In July 1777 the Six Nations council decided to abandon neutrality and entered the war on the British side. Brant soon acquired a reputation as 'Monster Brant' for his lack of restraint in military actions. That nickname was built, it seems, on unsubstantiated rumor, but stuck. During his assorted military escapades, he was wounded twice, once in the ankle, and once in the leg.
In May, 1779, Brant returned to Fort Niagara where, with his new British salary and plunder from his raids, he acquired a farm on the Niagara River, six miles from the fort. To work the farm and to serve the household, he used slaves captured during his raids. Brant also bought two slave girls, a seven-year-old African-American girl named Sophia Burthen Pooley & her sister. They served him and his family for many years before he sold Sophia to an Englishman in Ancaster for $100. (It appears that Sophia and his wife, Catherine, didn't get along that well ...)
He, like Sir William Johnson before him, built a small Anglican chapel for the Indians who lived nearby.
With the Treaty of Paris (1783), both Britain and the United States ended their conflict. Both countries studiously ignored any prior land sovereignty issue with the Indians. Brant was disgusted by this betrayal and became instrumental in the establishment of the Western Confederacy (of 15 tribes), that attempted to regain sovereign control of former native lands. The long and the short of it, they did not succeed.
Brant, however, was 'honoured' in 1784 by then Upper Canadian Governor, Haldimand, with a pension and a proclaimed land grant for a Mohawk reserve on the Grand River in present day Ontario. Later that year, the clan matrons decided that the Six Nations should divide, with half going to the Haldimand grant and the other half staying in upstate New York.
With his secured funds, Joseph built a new house in Brant's Town which was described as "a handsome two story house, built after the manner of the white people." Therein, he managed 20 white and black servants and slaves. (Brant believed Anglo Governments made too much over the keeping of slaves. Captives of war were long used as servants in Indian practice.) He developed a good farm of mixed crops and also kept cattle, sheep, and hogs.
In 1792, the American government invited Brant to Philadelphia, then capital of the United States, where he met President George Washington and his cabinet. The Americans offered him a large pension, and tried to lure back the Mohawks, with a reservation in upstate New York.
In early 1797, Brant traveled again to Philadelphia to assured the Americans that he "would never again take up the tomahawk against the United States." Brant actually offered his band of 'volunteers' to the French to "overturn the British government in the province." ...
He eventually secured 3,500 acres from the Mississauga Indians at the head of Burlington Bay. (By then, Upper Canada's Lieutenant Governor, John Graves Simcoe, would not allow land sales between Indians, so he bought this tract of land from the Mississauga and gave it to Brant.) Around 1802, Brant moved there and built a mansion that was intended to be a half-scale version of Johnson Hall. He is known to have had a prosperous farm, in the colonial style, with a 100 acres of crops.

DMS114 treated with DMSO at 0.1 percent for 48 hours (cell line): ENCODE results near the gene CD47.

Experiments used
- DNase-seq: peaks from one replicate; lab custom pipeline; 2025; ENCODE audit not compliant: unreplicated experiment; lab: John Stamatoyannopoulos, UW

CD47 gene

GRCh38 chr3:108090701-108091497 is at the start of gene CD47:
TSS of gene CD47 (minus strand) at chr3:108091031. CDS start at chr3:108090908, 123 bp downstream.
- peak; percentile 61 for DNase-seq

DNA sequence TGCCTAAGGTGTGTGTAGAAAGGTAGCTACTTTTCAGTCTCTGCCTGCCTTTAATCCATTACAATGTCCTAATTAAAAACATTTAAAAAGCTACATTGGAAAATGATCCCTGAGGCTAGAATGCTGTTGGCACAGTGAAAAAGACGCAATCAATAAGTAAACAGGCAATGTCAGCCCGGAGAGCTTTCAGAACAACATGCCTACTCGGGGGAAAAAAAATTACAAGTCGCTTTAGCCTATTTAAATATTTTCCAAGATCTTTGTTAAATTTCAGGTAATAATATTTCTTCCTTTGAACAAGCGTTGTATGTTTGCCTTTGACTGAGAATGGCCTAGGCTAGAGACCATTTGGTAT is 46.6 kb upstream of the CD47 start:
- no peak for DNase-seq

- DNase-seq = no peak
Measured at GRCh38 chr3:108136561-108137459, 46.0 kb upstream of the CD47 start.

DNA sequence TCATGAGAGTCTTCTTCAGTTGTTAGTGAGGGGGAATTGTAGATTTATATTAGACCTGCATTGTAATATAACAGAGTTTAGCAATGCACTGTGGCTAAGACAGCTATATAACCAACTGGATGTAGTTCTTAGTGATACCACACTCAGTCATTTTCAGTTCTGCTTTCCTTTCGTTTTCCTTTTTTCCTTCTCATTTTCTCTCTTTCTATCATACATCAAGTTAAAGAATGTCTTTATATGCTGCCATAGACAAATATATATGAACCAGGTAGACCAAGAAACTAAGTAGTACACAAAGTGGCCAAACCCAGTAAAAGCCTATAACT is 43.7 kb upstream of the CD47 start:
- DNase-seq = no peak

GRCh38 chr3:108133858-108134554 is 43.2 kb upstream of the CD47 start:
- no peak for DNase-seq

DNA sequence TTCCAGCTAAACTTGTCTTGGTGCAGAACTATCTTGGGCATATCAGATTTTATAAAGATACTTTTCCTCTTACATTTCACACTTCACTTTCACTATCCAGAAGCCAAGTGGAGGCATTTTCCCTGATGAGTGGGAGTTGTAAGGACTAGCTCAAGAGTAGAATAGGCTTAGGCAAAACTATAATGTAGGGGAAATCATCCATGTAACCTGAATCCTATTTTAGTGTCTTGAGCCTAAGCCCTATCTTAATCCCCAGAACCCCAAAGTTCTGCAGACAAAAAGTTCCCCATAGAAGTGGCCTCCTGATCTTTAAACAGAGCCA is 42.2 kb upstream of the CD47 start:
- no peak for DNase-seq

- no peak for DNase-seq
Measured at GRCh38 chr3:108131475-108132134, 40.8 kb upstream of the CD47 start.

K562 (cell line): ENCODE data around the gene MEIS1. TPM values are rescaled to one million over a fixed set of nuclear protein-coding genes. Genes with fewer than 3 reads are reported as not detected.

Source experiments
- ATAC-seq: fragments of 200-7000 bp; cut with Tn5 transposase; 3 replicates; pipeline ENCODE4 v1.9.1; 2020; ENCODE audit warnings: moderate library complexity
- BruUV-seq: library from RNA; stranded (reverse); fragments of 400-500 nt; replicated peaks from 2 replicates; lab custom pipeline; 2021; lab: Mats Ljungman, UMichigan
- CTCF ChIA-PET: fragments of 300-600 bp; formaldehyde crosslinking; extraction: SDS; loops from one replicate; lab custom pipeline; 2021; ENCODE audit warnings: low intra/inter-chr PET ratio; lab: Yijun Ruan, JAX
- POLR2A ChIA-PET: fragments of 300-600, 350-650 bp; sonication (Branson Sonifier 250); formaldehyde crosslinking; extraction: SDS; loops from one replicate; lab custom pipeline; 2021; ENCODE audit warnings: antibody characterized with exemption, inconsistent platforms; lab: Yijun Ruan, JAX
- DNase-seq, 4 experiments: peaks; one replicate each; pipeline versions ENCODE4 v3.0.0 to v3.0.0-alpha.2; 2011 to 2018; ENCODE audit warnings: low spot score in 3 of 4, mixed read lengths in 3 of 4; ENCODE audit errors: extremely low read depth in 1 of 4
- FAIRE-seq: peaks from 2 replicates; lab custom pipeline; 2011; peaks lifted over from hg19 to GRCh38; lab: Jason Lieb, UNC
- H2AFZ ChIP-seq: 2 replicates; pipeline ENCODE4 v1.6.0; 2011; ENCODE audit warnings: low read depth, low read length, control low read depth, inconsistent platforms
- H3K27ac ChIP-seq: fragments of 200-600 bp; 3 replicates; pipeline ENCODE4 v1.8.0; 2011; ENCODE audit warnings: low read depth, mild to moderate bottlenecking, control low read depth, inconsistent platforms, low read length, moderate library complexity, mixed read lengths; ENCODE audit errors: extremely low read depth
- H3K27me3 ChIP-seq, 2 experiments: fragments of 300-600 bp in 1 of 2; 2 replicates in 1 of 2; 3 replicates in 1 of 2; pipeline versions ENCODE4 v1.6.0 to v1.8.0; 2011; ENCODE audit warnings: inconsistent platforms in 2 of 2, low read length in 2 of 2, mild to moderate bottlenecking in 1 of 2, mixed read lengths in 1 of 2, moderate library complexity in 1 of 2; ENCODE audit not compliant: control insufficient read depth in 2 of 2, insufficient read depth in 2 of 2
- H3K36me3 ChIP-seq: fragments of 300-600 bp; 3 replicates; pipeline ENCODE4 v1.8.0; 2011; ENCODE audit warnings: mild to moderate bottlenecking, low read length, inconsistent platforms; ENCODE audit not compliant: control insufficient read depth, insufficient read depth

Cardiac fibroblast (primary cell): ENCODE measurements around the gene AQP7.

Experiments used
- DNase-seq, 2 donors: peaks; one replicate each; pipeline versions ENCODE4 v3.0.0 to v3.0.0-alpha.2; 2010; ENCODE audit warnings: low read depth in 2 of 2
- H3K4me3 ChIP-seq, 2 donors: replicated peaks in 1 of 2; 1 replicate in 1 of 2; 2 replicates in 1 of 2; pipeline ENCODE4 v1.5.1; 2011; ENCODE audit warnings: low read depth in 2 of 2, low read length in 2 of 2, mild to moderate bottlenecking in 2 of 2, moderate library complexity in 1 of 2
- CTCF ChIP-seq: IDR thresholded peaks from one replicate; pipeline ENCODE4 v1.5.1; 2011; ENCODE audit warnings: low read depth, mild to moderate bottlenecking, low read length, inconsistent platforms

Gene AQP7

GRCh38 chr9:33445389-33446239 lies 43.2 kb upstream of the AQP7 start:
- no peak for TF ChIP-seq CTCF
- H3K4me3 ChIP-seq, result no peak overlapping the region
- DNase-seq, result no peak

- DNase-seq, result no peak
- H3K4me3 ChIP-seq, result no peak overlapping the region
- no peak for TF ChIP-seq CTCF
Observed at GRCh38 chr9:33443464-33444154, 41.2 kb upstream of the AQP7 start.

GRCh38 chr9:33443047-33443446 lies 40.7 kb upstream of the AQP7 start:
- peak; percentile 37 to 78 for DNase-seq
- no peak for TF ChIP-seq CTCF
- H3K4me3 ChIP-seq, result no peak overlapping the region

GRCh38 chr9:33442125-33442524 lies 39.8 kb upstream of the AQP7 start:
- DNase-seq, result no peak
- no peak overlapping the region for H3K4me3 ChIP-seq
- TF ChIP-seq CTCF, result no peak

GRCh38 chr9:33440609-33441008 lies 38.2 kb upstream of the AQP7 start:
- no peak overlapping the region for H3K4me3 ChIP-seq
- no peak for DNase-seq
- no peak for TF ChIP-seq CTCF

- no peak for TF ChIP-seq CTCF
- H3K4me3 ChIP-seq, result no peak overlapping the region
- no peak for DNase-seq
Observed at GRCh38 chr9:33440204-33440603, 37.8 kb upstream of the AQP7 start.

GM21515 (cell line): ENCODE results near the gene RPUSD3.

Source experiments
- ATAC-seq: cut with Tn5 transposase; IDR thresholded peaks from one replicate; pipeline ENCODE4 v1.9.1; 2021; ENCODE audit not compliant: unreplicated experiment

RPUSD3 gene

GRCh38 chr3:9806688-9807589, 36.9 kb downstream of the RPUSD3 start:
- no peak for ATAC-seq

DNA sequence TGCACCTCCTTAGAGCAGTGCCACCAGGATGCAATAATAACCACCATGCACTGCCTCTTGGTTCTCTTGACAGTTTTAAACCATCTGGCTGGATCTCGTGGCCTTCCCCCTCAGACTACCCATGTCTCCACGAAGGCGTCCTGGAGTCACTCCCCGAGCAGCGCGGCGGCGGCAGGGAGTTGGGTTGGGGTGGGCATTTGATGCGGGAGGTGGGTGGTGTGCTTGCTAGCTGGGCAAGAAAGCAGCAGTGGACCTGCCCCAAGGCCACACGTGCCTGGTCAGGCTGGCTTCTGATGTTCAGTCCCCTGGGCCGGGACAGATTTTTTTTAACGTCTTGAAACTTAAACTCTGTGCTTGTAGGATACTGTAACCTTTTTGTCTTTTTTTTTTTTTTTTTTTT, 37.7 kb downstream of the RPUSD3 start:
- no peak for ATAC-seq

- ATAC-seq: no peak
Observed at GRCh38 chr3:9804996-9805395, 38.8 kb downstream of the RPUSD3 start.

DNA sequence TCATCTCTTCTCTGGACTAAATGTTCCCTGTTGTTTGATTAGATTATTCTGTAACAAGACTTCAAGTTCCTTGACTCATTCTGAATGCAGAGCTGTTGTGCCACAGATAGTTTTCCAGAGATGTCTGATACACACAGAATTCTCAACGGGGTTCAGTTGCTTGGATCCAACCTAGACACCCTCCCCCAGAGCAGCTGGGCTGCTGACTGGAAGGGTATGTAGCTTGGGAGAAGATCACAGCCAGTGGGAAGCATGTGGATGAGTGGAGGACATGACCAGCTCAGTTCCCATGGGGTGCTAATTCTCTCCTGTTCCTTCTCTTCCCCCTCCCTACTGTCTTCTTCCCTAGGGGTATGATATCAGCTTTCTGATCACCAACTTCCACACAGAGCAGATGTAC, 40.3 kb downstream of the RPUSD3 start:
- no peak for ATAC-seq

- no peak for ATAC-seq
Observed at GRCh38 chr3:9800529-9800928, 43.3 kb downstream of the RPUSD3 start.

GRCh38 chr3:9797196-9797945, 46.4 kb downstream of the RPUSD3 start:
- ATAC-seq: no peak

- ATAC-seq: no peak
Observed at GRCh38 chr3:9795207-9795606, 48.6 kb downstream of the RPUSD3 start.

His last words, reputedly spoken to his adopted nephew, John Norton, reflect his lifelong commitment to his people: "Have pity on the poor Indians. If you have any influence with the great, endeavour to use it for their good." In 1850, his remains were carried 34 miles in relays on the shoulders of young men of the Grand River Indian Reserve to a tomb at Her Majesty's Chapel of the Mohawks in Brantford, Ontario.
In summation, Brant clearly acted as a wily negotiator for the Six Nations. He used British fears of his dealings with the Americans & the French to extract concessions, and to self-profit. His conflicts with British administrators in Canada regarding tribal land claims were later exacerbated by his renewed relations with American leaders. Yet, even so, the Brits allowed him to settle handsomely in Upper Canada, off reserve.
Brant was a war chief, not a hereditary Mohawk chief or sachem. His decisions could and were at times overruled by the assembled sachems and clan matrons. However, his natural ability, his early education, and, the connections he was able to form, made him one of the most influential Indian leaders of his time.
His lifelong mission was to help the Indian survive the transition from one culture to another, transcending the political, social and economic challenges of one of the most volatile, dynamic periods of North American history.
NB: There are ample on-line resources to further expand your knowledge of this intriguing man ...
In other news ... and a curious bit of timing ...
The City of Burlington unveils a new heritage plaque this week ...
The City of Burlington unveils a new heritage plaque this week ...